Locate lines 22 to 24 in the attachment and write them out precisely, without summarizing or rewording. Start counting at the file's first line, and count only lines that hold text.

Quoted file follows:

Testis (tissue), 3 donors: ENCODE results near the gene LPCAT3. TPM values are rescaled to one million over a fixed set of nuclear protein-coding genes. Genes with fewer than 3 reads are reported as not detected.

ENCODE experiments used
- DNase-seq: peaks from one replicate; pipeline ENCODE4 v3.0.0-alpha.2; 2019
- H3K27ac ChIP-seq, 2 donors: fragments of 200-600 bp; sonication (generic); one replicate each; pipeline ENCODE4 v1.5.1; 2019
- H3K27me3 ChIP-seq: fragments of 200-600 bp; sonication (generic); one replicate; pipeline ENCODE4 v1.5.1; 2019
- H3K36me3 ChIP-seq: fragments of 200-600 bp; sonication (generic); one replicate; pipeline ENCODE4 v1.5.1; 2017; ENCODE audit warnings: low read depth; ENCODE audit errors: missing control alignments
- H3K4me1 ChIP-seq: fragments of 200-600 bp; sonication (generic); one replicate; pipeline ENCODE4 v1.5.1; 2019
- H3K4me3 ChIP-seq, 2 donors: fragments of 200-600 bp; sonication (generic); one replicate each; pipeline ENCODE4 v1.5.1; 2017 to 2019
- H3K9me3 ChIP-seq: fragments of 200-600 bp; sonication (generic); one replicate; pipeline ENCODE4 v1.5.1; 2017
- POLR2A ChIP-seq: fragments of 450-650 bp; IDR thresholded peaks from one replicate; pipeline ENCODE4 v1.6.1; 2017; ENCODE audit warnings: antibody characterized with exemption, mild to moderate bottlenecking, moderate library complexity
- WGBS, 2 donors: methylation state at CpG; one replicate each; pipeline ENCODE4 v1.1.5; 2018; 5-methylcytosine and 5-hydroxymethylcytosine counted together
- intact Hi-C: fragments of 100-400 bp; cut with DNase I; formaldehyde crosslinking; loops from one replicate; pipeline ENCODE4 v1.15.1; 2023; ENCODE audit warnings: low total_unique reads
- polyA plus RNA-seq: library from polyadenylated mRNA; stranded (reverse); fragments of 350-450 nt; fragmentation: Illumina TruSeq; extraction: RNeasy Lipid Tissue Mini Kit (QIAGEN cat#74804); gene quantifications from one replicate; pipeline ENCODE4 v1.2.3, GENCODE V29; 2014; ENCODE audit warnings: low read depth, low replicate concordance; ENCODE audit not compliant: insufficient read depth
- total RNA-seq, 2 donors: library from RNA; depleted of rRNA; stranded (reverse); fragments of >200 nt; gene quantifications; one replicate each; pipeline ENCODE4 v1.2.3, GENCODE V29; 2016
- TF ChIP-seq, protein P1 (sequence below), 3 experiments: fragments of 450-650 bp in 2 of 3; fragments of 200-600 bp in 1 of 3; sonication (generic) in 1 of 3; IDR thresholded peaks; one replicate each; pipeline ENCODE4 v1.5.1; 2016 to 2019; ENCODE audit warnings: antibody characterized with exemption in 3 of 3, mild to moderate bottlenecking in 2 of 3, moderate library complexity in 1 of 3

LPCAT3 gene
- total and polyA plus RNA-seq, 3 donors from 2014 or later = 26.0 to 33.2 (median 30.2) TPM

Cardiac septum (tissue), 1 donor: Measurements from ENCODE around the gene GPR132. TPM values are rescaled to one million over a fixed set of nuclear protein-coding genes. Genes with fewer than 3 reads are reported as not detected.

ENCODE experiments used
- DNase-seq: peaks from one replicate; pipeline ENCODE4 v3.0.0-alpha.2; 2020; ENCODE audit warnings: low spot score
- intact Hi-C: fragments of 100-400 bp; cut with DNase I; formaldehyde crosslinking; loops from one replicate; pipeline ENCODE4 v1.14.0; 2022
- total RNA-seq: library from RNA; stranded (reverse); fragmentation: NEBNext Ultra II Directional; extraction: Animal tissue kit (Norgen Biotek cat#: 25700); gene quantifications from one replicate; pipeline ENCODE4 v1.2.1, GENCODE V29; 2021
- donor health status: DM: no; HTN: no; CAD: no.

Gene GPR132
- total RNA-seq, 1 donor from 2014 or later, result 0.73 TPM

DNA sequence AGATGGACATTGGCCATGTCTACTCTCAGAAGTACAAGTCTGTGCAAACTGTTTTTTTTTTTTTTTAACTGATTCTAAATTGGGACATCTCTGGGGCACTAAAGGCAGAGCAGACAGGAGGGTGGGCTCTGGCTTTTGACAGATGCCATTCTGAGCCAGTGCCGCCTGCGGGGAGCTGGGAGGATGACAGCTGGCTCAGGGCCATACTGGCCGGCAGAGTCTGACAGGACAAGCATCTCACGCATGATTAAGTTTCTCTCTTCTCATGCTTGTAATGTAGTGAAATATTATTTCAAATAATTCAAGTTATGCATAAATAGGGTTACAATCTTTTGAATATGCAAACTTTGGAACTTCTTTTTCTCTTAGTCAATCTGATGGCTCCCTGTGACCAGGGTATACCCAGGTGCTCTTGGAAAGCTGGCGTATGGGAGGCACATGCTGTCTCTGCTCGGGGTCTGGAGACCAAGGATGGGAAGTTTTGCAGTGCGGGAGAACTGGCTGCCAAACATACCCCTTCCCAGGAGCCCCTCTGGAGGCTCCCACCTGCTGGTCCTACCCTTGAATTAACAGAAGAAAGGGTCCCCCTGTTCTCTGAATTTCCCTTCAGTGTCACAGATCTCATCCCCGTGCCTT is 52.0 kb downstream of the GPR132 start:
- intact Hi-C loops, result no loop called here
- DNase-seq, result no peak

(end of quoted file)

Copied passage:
- total RNA-seq: library from RNA; stranded (reverse); fragmentation: NEBNext Ultra II Directional; extraction: Animal tissue kit (Norgen Biotek cat#: 25700); gene quantifications from one replicate; pipeline ENCODE4 v1.2.1, GENCODE V29; 2021
- donor health status: DM: no; HTN: no; CAD: no.

Gene GPR132